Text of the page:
A few weeks ago, I had the privilege of sitting in the nave of my home parish while listening to Nick Muzekari read aloud his first picture book, “A Gift for Matthew.” I had already read the book, so I was familiar with the story. Nevertheless, I enjoyed hearing it read aloud with the author’s own inflections. Story lover that I am, I also savored hearing some of the stories behind the book. While listening I happened to glance upwards and I discovered that Mr. Muzekari was reading the book beneath the icon of St. Matthew! Although unplanned (at least as far as I know), it was the perfect spot for this reading to happen!
“A Gift for Matthew” is the story of a young boy named Matthew who is privileged to visit a monastery for a day to observe and assist a monk in the process of writing icons. Brother Justin welcomes Matthew and incorporates him into the writing process, teaching him about icons and how they are made. The wording of the book concisely explains the process in easy-to-understand terminology, and takes the reader through the writing of the icon step by step, through Matthew’s eyes. By the end of the day, Matthew is reluctant to leave the monastery because he is enjoying the experience so much. Brother Justin’s invitation for Matthew to return the next day cheers him, as does the gift he discovers in his backpack when he arrives home.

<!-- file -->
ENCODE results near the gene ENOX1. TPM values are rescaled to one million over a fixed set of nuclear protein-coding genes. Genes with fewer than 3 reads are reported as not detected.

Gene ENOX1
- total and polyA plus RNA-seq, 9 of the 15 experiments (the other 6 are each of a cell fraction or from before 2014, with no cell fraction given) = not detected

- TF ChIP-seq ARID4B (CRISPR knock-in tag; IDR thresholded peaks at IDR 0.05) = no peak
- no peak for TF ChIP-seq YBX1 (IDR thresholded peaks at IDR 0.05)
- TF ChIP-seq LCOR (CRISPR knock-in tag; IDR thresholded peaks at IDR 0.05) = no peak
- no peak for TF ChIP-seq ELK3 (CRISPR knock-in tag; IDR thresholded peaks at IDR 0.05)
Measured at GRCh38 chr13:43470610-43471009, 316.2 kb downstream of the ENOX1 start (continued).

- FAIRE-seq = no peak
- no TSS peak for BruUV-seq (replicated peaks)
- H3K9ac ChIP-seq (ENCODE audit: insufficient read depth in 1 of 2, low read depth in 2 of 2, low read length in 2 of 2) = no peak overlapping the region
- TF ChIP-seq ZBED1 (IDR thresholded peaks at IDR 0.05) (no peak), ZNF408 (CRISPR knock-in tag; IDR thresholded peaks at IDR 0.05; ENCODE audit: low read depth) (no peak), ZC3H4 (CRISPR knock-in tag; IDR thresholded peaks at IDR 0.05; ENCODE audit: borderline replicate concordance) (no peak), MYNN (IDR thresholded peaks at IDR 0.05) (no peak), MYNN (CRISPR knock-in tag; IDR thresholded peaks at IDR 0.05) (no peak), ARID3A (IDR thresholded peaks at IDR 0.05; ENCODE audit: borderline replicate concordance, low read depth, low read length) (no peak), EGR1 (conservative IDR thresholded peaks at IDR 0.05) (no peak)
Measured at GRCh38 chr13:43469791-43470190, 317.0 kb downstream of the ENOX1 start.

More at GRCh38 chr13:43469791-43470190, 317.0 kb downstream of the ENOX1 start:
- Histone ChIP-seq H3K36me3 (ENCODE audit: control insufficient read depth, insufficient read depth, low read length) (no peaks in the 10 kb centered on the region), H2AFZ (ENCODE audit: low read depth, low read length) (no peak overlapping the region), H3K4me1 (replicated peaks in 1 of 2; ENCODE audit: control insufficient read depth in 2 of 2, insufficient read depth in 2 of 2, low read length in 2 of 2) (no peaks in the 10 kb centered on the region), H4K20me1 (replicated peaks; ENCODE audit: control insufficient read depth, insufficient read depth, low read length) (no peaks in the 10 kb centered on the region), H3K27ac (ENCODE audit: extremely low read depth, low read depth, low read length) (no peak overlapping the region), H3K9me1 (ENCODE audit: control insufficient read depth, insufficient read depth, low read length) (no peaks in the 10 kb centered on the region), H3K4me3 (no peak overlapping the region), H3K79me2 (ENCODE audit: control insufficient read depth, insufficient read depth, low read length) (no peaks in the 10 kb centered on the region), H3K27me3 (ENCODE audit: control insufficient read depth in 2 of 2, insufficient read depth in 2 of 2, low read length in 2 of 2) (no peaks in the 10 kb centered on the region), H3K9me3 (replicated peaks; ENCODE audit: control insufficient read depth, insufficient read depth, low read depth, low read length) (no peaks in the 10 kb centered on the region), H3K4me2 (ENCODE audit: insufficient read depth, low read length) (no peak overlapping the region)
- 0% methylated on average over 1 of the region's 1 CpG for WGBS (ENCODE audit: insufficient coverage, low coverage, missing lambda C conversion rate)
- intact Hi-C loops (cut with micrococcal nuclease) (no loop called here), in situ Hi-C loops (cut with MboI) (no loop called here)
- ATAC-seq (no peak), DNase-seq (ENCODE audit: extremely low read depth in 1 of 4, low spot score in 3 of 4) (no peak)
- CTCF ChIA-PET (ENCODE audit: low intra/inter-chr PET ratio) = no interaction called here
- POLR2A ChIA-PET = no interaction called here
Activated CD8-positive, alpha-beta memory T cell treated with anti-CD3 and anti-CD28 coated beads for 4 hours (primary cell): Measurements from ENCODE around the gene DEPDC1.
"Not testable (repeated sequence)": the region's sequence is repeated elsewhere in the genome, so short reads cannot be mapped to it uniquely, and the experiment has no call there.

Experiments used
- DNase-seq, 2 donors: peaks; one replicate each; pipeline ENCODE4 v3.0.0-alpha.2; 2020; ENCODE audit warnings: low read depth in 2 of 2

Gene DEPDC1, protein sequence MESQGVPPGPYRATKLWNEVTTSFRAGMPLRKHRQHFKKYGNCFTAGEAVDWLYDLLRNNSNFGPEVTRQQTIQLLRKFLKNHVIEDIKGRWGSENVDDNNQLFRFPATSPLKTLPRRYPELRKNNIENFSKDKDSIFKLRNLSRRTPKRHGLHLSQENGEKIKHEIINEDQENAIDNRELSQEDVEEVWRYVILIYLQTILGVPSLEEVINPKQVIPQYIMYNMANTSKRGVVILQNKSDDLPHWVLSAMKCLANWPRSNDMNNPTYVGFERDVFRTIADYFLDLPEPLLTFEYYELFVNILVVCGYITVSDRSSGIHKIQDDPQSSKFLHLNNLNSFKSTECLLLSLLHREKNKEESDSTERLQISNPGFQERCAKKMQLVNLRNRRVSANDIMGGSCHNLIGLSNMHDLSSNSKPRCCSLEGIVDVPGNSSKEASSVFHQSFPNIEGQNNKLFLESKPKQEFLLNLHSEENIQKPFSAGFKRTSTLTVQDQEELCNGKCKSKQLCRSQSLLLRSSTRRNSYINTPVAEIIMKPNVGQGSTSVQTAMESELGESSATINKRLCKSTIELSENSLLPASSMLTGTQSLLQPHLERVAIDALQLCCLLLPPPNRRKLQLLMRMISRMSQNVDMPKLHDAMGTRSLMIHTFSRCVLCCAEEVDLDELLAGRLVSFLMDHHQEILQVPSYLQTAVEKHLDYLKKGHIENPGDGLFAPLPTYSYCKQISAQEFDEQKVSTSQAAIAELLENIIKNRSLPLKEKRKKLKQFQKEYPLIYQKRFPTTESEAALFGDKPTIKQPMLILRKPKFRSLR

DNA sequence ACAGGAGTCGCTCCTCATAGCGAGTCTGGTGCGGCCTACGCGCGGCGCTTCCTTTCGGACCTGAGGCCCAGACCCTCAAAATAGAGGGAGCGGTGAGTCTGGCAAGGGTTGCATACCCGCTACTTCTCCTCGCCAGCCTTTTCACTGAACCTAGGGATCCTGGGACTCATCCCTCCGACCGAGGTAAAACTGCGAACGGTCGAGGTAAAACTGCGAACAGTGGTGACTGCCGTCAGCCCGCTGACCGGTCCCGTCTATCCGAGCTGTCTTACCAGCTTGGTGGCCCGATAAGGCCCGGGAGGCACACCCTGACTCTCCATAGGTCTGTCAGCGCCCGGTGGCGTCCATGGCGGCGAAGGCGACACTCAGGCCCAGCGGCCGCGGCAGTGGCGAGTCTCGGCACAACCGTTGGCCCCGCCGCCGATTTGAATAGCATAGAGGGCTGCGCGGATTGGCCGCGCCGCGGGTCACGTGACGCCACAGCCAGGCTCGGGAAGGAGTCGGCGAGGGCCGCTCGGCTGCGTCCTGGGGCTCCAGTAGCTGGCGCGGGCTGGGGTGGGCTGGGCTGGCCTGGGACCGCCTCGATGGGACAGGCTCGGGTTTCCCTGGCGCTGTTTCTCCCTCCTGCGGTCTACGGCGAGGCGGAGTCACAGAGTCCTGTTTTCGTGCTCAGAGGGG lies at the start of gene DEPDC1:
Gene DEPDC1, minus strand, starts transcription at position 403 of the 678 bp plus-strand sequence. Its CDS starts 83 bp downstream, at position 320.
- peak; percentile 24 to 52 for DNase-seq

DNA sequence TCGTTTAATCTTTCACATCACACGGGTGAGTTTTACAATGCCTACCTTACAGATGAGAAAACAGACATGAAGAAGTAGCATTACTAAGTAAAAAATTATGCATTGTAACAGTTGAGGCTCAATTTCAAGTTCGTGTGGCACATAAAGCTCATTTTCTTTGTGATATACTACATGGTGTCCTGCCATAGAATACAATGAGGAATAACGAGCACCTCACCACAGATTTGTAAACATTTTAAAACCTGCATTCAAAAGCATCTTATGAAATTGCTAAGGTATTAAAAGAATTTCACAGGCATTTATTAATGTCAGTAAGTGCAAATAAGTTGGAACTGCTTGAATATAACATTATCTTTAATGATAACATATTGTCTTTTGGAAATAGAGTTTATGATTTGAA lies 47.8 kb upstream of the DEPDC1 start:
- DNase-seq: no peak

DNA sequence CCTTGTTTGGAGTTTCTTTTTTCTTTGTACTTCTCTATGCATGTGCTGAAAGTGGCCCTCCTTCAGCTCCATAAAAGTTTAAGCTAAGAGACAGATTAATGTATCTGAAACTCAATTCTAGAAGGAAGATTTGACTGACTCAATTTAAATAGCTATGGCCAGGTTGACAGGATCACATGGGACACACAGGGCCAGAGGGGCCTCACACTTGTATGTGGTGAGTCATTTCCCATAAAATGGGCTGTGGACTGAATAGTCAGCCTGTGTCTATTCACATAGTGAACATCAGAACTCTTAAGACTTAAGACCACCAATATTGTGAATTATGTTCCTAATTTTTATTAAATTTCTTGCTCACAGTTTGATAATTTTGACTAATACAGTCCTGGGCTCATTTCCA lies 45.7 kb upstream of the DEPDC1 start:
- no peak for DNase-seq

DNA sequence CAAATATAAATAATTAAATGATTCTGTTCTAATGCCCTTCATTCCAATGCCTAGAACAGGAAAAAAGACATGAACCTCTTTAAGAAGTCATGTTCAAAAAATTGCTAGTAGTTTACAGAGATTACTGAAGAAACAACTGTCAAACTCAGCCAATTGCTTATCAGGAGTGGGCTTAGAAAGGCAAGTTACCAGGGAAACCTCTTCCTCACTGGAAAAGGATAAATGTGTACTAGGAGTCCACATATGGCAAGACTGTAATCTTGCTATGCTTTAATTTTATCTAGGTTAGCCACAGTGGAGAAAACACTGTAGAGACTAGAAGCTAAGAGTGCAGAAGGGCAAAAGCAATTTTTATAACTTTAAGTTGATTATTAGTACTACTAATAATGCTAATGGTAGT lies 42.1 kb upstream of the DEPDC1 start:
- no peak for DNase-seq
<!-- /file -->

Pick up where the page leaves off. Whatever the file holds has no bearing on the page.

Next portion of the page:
In case you also enjoy background stories, here are a few stories behind the story:
- The author told us that it was while he was reading a picture book about icons that he got the idea for this book. He thought to himself, “It’s great that there are books for children about icons. But why isn’t there a book for children that explains the icon writing process?” and the idea behind “A Gift for Matthew” was born. In my opinion, this book fills the gap perfectly.